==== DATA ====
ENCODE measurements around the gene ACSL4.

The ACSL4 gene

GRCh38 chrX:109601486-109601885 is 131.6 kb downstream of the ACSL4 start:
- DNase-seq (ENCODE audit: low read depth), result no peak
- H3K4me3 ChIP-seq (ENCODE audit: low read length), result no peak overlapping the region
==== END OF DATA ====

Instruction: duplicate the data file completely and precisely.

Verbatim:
ENCODE measurements around the gene ACSL4.

The ACSL4 gene

GRCh38 chrX:109601486-109601885 is 131.6 kb downstream of the ACSL4 start:
- DNase-seq (ENCODE audit: low read depth), result no peak
- H3K4me3 ChIP-seq (ENCODE audit: low read length), result no peak overlapping the region